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Exp Cell Res. 1999 Jan 10;246(1):47-55.

Caveolar internalization of growth hormone.

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National University of Singapore, 30 Medical Drive 117609, Singapore, Republic of Singapore.


Caveolae are plasma membrane specializations formed by caveolin and characterized by their dependence on membrane cholesterol for structural integrity. We have investigated the role of caveolae in the internalization of GH in CHO cells stably transfected with GH receptor cDNA (CHO-GHR1-638). We show by immunogold electron microscopy that a portion of the GH receptor at the cell surface is localized to or near caveolin-containing structures and upon GH stimulation the receptor aggregates in caveolae. Similarly the hormone is observed to be aggregated in caveolae and a portion of the hormone is internalized into the cell in caveolin-containing vesicles. Disruption of caveolar integrity by sterol-binding agents (filipin, nystatin) partially inhibits internalization of 125I-hGH whereas internalization of hormone is not affected by non-sterol-binding agents which also insert into the cell membrane (polymyxin B, xylazine). Transient transfection of caveolin cDNA into CHO cells concomitantly transfected with GH receptor cDNA increases both the internalization of hormone and the GH stimulation of STAT-mediated transcription. In conclusion, we demonstrate that caveolae constitute one pathway for the internalization of GH. Such an internalization pathway may also be utilized by other members of the cytokine receptor superfamily.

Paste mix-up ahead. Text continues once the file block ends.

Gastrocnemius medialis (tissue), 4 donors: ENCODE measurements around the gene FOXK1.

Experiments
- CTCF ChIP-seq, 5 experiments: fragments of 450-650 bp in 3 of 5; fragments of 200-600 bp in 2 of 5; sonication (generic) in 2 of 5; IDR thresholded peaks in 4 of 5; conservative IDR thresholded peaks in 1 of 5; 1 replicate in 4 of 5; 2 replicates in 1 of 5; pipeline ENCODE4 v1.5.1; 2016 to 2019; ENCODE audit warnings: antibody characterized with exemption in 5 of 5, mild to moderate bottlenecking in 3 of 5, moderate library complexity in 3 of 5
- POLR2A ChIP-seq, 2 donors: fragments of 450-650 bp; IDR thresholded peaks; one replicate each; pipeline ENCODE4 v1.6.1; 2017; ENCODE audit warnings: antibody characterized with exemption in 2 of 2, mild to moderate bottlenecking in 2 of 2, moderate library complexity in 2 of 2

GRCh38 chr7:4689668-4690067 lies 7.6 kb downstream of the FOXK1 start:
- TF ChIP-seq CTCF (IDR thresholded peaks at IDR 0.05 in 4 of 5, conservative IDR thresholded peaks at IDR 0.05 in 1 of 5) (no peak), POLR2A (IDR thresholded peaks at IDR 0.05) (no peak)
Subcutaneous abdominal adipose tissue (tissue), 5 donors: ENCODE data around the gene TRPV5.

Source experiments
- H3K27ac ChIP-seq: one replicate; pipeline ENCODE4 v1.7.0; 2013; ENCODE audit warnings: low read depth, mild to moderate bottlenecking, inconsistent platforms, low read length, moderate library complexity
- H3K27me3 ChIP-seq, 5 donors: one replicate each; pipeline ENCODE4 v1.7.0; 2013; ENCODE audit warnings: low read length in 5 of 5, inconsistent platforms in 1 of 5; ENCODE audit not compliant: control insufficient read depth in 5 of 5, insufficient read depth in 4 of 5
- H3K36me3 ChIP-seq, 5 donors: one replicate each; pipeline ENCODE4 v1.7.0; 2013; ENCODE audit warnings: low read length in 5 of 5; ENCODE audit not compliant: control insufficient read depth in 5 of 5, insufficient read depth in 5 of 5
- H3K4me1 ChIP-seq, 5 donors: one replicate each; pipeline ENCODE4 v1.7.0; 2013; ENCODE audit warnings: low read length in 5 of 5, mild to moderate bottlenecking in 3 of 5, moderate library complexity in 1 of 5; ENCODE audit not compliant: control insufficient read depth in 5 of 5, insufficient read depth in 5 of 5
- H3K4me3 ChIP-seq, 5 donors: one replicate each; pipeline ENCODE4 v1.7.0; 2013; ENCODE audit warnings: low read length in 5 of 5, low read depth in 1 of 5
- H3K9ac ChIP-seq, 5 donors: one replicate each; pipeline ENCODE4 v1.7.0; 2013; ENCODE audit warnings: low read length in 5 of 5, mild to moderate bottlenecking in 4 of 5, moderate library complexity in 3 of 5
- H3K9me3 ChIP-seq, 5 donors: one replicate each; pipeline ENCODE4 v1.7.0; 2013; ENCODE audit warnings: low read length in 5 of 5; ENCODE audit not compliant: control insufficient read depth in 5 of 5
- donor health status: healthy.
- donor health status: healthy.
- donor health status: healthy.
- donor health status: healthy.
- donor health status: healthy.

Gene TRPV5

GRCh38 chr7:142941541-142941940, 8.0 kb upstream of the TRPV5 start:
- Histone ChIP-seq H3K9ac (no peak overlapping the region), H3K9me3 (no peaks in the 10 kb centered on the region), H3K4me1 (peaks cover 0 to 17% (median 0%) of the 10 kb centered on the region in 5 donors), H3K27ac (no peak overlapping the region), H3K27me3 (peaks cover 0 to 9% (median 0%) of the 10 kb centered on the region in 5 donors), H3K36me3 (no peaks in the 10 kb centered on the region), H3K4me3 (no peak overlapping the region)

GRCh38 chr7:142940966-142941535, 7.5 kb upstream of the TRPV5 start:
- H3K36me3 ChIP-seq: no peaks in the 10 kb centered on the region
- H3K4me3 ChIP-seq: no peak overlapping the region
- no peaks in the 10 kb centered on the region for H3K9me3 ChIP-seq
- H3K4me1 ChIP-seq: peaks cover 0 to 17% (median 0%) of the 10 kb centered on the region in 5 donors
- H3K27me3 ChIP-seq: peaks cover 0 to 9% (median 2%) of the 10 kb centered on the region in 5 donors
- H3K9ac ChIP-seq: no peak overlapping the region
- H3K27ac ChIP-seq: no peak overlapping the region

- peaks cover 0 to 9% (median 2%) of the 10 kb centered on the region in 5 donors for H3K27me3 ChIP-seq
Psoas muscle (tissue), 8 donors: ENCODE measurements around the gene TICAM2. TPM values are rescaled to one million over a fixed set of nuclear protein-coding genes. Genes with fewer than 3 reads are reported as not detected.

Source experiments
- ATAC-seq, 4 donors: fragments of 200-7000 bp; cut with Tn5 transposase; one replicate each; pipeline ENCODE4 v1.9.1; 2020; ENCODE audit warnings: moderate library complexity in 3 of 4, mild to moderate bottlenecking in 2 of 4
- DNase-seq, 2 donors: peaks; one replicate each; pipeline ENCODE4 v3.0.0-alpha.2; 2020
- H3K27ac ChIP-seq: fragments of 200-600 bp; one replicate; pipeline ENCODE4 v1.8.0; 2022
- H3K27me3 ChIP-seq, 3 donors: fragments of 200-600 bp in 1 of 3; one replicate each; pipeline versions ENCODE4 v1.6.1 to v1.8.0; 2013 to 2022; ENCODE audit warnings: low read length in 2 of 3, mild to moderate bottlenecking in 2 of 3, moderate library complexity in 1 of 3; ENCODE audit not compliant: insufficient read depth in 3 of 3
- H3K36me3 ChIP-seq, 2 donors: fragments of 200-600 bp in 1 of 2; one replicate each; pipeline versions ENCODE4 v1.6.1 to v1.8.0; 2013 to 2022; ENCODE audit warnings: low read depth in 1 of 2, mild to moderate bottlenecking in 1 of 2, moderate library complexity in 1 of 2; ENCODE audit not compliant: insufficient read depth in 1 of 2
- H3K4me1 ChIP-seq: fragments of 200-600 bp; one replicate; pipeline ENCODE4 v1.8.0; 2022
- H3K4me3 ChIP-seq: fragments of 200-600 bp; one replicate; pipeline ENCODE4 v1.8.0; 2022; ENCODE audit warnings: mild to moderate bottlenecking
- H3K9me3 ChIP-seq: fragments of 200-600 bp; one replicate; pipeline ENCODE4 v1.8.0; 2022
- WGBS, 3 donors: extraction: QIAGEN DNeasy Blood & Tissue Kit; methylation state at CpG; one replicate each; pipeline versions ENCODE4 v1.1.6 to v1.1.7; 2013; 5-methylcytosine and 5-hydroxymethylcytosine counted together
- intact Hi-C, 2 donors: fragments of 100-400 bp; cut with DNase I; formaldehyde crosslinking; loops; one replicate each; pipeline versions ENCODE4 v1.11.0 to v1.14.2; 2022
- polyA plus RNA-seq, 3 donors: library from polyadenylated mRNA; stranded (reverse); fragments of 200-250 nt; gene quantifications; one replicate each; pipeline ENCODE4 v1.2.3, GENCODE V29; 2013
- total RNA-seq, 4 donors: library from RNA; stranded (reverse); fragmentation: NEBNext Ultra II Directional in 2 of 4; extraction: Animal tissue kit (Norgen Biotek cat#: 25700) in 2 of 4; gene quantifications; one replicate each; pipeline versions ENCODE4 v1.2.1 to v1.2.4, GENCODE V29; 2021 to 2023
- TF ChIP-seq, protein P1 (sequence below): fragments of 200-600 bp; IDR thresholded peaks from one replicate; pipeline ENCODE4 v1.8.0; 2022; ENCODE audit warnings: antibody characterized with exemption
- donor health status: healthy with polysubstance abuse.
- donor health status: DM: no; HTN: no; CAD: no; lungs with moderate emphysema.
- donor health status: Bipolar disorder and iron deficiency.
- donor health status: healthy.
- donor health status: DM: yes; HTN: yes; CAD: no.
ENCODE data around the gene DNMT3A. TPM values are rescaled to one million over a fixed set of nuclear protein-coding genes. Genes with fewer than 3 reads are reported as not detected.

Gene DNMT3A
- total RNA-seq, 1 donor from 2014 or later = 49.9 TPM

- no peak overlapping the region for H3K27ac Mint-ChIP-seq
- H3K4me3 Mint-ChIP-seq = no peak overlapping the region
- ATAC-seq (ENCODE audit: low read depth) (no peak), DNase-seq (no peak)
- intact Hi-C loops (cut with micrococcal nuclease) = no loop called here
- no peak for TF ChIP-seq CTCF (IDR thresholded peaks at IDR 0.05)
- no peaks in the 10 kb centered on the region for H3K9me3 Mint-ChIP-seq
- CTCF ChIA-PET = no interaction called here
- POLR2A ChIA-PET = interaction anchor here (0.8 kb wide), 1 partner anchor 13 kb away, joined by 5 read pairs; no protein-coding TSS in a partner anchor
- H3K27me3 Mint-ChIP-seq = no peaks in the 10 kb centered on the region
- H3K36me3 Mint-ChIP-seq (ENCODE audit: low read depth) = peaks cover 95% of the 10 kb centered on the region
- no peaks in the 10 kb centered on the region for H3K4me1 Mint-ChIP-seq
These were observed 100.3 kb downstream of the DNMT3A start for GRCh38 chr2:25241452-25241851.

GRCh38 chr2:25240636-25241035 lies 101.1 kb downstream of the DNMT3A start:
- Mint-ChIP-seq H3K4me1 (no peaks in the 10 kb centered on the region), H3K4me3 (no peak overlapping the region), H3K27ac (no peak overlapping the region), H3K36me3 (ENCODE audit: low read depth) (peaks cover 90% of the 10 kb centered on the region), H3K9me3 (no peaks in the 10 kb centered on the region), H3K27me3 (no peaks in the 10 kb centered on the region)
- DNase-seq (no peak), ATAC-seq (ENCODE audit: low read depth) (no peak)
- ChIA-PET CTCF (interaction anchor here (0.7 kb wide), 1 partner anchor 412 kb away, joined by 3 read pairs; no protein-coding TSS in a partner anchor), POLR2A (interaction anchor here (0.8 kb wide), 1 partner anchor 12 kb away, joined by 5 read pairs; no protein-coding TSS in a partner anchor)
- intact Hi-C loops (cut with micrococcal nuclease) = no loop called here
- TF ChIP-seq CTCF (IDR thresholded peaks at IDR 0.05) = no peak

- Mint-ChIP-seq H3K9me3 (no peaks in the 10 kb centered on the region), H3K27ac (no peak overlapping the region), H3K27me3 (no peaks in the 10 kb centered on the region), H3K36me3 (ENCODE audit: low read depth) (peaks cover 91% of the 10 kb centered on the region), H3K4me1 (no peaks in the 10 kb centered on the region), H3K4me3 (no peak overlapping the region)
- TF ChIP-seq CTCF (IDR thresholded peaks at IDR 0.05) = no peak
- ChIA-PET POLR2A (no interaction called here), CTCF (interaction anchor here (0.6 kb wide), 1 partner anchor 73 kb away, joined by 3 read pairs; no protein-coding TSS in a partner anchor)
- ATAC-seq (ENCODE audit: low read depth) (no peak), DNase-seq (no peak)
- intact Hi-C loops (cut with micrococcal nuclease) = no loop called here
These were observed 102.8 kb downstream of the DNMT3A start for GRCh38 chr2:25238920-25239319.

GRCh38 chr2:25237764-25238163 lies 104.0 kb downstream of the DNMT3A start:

[Indexed for MEDLINE]

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